Hatches (in order of importance): Sulphurs 16-20, March Brown/Grey Fox 12-14, Isonychia 10-12, Winter/Summer Caddis 18-20 am, Blue Winged Olives 16-20 evenings and foul weather, Tan and Green Caddis 16-20
Comments: The water this week has fallen below 300 Cfs, the need for much finer tippets will be upon us soon. The Sulphur hatches in the afternoon have been lackluster for me and I have purposely been fishing the sulphurs that are coming off in the late evening, taking nice trout on both the dun and the emerger. When nymphing I use tags on my leader to attach emerger patterns, but when I am fishing dries I drop an emerger off the bend of the hook. Some people say its a pain and I couldn’t disagree with them more, it catches fish period. Not to mention how many times it saved my neck when fish were feeding exclusively on emergers. Sulphur spinners have been working well at last light, some fish have been feeding solely on them and its taken me a while to catch on. When I responded I went straight to a Sulphur spinner and Bingo! The presence of the Isonychia has me overflowing with joy! I love these bugs, they are big and meaty and easily seen and the fish just love them. I had an outing this weekend where I made it a point to catch fish on all stages of Isonychia and the fish responded eagerly. The morning Winter/Summer Caddis hatches are still producing good numbers of trout, when the sun pokes over the trees its scary what you might turn on a 18-22 foam Caddis Pupae. French Nymphing any of these hatches has been dynamite producing good healthy fish. I would recommend fishing with this method at the front end of a hatch before fish are feeding on duns. I have been fishing with less weight and adding wetflies or emerger patterns as my dropper. I lost a fish the other day in a foot of water. I thought I was snagged and I pulled on the rod twice to try and free it, then it pulled back and with a head shake and my 5x fluorocarbon gave under the strain. Enjoy the warmer weather and good luck to you all and we at JWFlyfishing hope to see you soon on the Farmington River.
I started fishing with a Spanish/French nymphing setup a month ago to increase productivity of my idle time while I was waiting for hatches of insects. It has done just that and in a major way. French/Spanish nymphing allows the nymph fisherman to fish further away from himself with more precise casting than the traditional Czech nymphing method of rolling or lobbing your flies upstream of you and letting them drift downstream. The strike indicator or float is replaced with a 18” piece of coiled monofilament. The coils in the mono make it look like a spring which is exactly what it is and how it’ll be utilized. When you add weight to the spring it opens up and when your take weight away it closes. This means that while my flies are sinking to the bottom my spring is still closed, once the slack has fallen from the leader the weight pulls on the spring making it open up again. You can tell where the bottom of the stream is by watching and taking slack out of the coiled “Sighter”. You can do this simply by adjusting your rod tip up or down. The trick is to find the bottom and just keep the sighter slightly opening and closing almost in a rhythm which ensures your flies are on the bottom, magic things will happen there. Say you need to fish a little deeper, no more adjusting a strike indicator; just lower your rod tip mid-drift and your back in the strike zone. This method definitely shines when fishing swift pocket water as well as medium velocity transitions into tailouts. French/Spanish nymphing offers a much quicker solution to the problem of weighting your line. Here the problem is addressed simply by just weighting the flies themselves.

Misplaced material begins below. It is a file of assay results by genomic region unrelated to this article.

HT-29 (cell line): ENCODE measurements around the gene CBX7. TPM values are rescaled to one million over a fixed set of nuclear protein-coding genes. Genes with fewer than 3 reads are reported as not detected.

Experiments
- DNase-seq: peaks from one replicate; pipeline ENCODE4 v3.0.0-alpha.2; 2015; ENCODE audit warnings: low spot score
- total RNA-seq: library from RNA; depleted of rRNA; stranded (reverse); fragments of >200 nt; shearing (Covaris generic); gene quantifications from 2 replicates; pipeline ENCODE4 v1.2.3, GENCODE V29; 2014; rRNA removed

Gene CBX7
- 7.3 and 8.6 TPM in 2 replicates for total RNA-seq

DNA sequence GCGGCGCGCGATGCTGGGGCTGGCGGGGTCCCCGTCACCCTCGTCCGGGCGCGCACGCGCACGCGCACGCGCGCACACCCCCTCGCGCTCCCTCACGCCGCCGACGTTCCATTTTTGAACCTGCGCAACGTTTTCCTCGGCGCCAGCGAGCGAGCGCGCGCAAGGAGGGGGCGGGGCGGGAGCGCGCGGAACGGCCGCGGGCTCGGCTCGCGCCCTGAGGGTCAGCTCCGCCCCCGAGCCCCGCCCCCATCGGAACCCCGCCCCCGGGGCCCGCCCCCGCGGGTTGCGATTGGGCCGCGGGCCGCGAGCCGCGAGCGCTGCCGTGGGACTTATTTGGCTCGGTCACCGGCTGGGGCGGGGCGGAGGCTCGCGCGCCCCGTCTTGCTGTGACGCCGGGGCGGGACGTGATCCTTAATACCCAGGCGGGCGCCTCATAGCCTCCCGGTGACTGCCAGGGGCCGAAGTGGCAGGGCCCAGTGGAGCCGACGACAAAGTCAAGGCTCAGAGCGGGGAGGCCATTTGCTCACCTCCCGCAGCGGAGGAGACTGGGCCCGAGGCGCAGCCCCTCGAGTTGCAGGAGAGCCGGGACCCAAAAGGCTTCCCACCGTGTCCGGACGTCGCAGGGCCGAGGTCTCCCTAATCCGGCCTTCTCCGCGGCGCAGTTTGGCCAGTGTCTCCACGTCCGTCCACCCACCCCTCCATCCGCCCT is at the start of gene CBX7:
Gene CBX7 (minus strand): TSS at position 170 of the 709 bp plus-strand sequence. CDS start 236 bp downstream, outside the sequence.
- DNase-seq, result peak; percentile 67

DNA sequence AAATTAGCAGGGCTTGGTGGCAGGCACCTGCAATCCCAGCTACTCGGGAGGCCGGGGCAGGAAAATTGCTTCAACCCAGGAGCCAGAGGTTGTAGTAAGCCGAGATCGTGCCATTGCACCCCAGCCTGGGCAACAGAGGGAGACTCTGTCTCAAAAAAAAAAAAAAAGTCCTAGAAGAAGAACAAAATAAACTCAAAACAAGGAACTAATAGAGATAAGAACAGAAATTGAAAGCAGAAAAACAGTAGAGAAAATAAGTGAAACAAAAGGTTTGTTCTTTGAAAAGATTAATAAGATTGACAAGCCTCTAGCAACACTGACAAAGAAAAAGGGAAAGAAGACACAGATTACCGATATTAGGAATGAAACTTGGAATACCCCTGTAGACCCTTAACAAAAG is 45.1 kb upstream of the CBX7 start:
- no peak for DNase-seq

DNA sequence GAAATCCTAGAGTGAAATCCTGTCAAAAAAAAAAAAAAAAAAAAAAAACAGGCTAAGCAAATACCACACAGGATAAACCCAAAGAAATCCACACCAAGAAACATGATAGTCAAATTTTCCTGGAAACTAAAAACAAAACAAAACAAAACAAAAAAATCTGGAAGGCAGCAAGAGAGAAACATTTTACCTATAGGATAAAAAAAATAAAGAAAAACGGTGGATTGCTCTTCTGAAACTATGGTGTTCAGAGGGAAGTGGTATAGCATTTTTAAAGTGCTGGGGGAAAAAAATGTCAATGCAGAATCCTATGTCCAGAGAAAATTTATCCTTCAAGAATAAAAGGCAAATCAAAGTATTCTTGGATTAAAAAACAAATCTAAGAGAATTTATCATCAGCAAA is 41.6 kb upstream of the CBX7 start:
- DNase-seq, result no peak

In a normal Czech nymphing scenario you must add and take away shot or some kind of weighted putty making your flies heavy enough to swiftly reach the bottom. Anyone used to fishing this knows the scenario; too much weight and too much slack in the leader is a dead ringer for a bottom snag each time. The flies can be weighted nicely with a beadhead, some lead wire or a combination of both for super heavy flies that will get down fast and give you more time in the strike zone. No more fumbling around with a tin of shot or blowing into your hands on a cold wintry day trying to make your sink putty more pliable. Hey don’t throw out your putty yet! I have found if you get in a jam and your team of flies is not sinking fast enough for the water conditions, a couple pieces of the putty rolled on your leader ahead of the flies and you’re right back on the bottom. Precise casting of this rigging is far superior, even when I have added weight via putty. This rig still cast much better than the classic Czech Nymphing. The slinky effect of the coiled sighter catapults your flies forward in a more precise manner opposed to simply hurling your flies in front of you (which I still love to do and find to be most effective in shallow water situations).